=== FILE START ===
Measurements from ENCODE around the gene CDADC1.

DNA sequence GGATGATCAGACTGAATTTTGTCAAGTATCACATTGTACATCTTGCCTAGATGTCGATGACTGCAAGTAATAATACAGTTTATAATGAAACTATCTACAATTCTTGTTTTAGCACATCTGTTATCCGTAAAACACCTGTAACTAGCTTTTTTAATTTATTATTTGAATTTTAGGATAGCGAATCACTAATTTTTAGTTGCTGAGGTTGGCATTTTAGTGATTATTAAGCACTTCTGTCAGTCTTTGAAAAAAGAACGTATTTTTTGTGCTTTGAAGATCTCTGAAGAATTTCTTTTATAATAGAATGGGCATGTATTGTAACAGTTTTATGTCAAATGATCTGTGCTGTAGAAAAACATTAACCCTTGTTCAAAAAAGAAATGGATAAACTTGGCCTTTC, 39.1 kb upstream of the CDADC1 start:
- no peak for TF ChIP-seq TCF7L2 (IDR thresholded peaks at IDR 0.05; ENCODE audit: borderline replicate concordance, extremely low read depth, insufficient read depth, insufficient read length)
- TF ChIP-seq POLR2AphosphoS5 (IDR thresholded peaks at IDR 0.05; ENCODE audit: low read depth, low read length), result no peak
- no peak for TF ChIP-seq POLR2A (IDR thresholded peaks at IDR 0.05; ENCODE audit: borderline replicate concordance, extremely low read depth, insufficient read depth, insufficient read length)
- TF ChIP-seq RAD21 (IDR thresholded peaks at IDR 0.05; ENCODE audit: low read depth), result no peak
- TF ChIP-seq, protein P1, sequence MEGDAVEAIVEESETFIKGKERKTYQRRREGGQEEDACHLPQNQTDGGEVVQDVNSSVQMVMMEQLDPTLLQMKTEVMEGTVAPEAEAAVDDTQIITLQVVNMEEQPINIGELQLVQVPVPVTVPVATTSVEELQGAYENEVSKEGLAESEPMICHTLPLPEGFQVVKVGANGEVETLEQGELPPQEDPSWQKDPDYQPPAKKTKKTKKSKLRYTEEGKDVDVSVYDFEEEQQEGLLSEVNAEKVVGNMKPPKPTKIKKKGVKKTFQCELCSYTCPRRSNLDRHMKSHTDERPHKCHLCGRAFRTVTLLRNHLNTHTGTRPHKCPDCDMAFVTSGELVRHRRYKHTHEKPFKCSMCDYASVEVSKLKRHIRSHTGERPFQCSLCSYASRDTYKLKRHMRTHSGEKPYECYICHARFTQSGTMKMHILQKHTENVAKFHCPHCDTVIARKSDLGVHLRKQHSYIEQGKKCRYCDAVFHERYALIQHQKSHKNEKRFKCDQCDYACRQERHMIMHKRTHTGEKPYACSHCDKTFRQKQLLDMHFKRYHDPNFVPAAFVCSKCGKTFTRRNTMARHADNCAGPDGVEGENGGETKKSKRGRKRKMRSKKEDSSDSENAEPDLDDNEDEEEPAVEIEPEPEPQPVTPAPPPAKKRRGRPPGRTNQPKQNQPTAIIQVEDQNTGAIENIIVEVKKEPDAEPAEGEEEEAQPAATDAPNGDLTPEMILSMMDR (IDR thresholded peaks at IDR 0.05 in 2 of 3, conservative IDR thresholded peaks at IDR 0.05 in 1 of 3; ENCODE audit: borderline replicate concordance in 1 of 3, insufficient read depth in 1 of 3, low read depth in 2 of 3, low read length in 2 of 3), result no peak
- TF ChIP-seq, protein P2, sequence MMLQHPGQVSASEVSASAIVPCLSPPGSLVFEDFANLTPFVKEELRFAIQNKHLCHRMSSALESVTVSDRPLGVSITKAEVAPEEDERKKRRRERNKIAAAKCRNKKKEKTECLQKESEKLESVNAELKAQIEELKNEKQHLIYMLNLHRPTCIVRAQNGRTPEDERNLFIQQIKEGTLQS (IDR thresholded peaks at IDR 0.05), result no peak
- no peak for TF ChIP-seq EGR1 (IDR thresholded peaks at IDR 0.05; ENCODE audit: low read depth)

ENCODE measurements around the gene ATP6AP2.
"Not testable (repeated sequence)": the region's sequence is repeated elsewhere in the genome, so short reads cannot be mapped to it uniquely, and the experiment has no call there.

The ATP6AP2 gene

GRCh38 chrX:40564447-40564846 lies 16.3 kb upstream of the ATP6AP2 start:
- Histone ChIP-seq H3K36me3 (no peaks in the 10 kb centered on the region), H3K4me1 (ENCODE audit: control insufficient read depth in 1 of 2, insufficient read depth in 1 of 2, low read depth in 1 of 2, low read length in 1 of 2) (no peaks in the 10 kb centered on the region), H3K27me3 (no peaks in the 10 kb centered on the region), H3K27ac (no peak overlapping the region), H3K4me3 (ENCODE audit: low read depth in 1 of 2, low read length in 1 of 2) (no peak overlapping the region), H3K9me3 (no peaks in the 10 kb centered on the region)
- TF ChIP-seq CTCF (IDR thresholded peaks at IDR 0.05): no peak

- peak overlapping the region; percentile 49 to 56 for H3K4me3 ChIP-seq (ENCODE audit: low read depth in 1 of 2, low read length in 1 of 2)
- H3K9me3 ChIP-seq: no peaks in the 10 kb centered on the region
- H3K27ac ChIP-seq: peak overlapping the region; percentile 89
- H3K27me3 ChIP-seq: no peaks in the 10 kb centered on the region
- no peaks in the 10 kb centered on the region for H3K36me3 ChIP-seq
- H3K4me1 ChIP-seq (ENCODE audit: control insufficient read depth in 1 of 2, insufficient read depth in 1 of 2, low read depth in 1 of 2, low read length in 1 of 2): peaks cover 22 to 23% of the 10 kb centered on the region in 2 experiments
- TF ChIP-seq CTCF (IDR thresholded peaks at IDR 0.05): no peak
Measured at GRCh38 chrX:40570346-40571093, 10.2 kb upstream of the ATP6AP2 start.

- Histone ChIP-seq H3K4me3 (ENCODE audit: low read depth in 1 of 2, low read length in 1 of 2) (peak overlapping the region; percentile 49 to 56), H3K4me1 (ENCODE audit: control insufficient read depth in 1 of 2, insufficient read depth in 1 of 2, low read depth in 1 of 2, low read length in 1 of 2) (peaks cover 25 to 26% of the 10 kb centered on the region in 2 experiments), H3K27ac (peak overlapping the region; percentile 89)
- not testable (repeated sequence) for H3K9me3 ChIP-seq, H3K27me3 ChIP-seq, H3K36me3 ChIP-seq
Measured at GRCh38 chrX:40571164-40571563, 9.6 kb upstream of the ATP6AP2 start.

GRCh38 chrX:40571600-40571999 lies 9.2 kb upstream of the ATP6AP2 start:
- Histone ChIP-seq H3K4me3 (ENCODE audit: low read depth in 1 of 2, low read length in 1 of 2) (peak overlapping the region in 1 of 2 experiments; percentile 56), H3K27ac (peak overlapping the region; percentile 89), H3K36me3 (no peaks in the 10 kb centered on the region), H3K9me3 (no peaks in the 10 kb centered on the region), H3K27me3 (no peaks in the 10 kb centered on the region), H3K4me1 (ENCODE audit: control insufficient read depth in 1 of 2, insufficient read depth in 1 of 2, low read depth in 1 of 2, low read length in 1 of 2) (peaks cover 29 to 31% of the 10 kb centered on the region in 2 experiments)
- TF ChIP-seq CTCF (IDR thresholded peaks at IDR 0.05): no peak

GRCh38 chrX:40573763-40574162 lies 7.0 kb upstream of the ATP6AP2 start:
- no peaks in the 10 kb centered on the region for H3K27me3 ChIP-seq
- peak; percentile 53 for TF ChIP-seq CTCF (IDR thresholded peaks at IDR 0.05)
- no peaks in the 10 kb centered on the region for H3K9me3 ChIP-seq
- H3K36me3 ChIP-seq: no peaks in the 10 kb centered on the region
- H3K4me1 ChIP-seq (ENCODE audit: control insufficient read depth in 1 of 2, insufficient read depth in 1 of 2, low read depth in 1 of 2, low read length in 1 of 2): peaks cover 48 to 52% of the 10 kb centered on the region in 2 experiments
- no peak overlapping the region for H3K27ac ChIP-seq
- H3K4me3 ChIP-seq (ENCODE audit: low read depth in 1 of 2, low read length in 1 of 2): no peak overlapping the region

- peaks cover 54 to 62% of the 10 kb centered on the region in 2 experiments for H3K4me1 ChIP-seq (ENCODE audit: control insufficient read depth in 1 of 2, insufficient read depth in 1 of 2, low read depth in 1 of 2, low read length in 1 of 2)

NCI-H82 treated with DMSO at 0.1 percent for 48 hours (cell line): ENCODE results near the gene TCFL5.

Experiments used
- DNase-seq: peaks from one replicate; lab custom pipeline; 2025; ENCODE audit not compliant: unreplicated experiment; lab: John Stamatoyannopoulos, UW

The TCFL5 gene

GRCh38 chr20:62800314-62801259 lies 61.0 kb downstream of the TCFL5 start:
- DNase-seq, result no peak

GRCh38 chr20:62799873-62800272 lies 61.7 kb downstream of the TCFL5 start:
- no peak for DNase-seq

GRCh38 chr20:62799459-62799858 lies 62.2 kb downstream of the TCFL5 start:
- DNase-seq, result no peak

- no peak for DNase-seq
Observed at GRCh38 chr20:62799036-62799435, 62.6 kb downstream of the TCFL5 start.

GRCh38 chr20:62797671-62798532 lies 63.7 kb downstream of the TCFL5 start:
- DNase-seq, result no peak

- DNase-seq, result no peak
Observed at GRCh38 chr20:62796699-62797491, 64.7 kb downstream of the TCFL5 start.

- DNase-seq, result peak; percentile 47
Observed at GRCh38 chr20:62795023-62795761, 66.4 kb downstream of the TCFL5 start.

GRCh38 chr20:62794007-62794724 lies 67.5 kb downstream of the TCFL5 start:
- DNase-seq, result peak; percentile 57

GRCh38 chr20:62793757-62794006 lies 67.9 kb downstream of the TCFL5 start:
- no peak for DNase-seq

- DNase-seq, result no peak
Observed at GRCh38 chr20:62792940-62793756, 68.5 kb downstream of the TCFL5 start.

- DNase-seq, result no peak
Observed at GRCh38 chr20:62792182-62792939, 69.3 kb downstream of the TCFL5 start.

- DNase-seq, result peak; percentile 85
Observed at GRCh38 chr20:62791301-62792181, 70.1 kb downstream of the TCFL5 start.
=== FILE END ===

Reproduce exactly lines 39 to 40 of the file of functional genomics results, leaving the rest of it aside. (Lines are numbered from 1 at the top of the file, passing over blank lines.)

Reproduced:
NCI-H82 treated with DMSO at 0.1 percent for 48 hours (cell line): ENCODE results near the gene TCFL5.

Experiments used